Clearly, cryptocurrencies aren’t without their challenges, and Coates understands that these may put companies off from investing in them. However, he says that blockchain - which is seen as the backbone of Bitcoin and other digital cash systems - is more likely to be embraced by the masses. “It’s important that even if firms are choosing not to invest in cryptocurrencies that they don’t overlook the technology behind them - blockchain. Currently, we are only seeing a handful of the most agile and innovative institutions investing in blockchain,” he explains.

“This investment is predominantly at the enterprise level, with firms using the technology to streamline processes like custody and clearing, however companies who choose to invest in blockchain now will be at an advantage should cryptocurrencies become a universally accepted method of payment. Those who invest now will be well equipped to process and accept cryptocurrencies as payment if, and when, they enter the mainstream.”


Regulation is needed

David Sapper, chief operating officer of cryptocurrency trading platform Blockbid, says that cryptocurrencies are constantly maturing and are extremely lucrative in the business world. But he notes that they’re increasingly attracting interest from cyber criminals at the same time. “Completely digital and constructed using blockchain technology, cryptocurrencies are a new means of raising capital for funding new or existing business ventures. However, as such it means they inevitably attract scammers looking to take advantage of the eagerness of would be investors,” he says.

He describes the rise of crypto scammers as a “real challenge” and urges governments to keep bringing in new laws to fight them. “Regulation is needed to prevent such scammers finding any kind of success. A taskforce in the UK has recently been announced to analyze the risks and rewards of using crypto – this is a welcome step and one that should see trust in the asset class grow,” adds Sapper.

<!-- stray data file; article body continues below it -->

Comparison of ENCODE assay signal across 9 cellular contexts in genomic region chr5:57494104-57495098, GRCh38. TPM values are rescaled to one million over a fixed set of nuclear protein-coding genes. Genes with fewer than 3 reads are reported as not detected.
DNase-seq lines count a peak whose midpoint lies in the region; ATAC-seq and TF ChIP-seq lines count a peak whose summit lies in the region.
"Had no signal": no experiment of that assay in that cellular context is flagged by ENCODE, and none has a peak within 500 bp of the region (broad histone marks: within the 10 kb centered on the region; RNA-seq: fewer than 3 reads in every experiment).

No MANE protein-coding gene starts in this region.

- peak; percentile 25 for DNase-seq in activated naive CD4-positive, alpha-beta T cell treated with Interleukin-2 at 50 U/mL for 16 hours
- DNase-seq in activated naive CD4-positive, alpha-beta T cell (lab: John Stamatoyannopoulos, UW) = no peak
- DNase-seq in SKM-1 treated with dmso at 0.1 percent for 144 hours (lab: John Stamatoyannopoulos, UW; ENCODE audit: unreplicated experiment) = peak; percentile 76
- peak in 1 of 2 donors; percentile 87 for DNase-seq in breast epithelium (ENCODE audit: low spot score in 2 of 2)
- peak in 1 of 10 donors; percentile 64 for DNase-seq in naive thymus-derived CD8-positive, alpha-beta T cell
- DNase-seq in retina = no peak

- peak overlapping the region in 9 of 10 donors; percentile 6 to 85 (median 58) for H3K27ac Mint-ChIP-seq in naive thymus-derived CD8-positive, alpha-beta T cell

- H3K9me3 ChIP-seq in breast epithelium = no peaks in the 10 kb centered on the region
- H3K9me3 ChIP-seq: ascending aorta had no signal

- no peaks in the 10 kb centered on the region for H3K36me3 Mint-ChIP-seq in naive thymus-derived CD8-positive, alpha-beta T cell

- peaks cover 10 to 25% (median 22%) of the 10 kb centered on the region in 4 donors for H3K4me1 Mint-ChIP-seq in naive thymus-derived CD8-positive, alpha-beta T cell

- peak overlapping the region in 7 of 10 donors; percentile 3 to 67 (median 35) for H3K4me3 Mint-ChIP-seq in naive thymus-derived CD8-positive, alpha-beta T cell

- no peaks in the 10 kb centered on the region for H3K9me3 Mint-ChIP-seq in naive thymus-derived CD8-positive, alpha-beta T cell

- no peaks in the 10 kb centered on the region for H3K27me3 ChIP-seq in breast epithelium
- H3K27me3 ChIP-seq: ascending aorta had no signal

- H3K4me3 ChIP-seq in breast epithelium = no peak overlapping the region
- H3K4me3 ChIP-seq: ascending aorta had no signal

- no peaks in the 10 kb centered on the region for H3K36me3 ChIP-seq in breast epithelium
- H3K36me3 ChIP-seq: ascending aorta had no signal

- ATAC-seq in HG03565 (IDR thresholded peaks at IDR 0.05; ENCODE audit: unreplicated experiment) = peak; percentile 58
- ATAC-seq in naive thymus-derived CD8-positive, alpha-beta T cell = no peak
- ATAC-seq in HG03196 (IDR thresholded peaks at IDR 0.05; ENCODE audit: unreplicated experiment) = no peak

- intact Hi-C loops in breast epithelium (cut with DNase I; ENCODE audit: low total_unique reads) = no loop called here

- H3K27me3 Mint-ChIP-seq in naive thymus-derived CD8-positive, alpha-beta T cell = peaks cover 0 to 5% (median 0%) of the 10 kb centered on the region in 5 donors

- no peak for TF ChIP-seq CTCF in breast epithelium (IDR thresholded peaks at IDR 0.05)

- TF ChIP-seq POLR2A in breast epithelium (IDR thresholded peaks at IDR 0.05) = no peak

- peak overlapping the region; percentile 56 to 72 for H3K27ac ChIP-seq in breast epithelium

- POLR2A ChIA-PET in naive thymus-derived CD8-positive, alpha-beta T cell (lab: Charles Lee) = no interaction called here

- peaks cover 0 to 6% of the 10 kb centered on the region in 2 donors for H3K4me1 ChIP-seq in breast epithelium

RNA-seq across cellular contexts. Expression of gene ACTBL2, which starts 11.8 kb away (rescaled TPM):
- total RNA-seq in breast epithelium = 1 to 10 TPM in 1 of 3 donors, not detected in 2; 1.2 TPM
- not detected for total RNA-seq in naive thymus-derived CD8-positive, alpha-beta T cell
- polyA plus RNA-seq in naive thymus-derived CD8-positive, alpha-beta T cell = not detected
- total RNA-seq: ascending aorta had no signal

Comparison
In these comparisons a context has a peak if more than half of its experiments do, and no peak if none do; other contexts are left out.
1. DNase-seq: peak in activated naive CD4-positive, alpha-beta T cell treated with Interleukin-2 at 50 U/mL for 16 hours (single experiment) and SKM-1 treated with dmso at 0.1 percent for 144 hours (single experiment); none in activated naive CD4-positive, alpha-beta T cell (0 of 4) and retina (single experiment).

Nicolas Van Hoorde, CEO and co-founder of cryptocurrency tracking app Delta, said it’s “unrealistic” and “highly unlikely” that the world will one day have a single currency. However, he expects cryptocurrencies to keep on evolving. “As we have witnessed in the past few months, the crypto market moves at lightning speed. Therefore, with added regulatory pressure, we expect to see the cryptocurrency market transform meaning we’ll continue to see many digital coins come and go until the market matures and stabilises over the next ten years,” he says.

Hoorde says that the continued success of cryptocurrencies will come down to strong leadership. “Ultimately just like any other sector, the market needs strong industry leaders and not a market monopoly from any particular currency. To keep the market safe, it’s always good to encourage healthy competition. We expect to see the market minimize risk itself as many exchanges and cryptocurrency companies take a closer look at themselves to prepare for what is to come. So, we may just end up with a different form, or a well-developed version, of these currencies in ten years’ time,” he concludes.        

Overall, it’s fair to say that cryptocurrencies present a double-edge sword. While they can help businesses speed up financial processes by cutting out the middleman, there’s no shying away from the fact that they’re seen as assets by criminal groups. If they’re to keep on succeeding, more effective regulation will be needed. Only then can people truly realize the benefits of digital cash.


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Nicholas Fearn

Nicholas is a technology journalist from the Welsh valleys. He's written for a plethora of respected media sources, including The Next Web, Techradar, Gizmodo, Lifehacker, TrustedReviews, Alphr, TechWeekEurope and Mail Online, and edits Wales's leading tech publication. When he's not geeking out over Game of Thrones, he's investigating ways tech can change our lives in many different ways.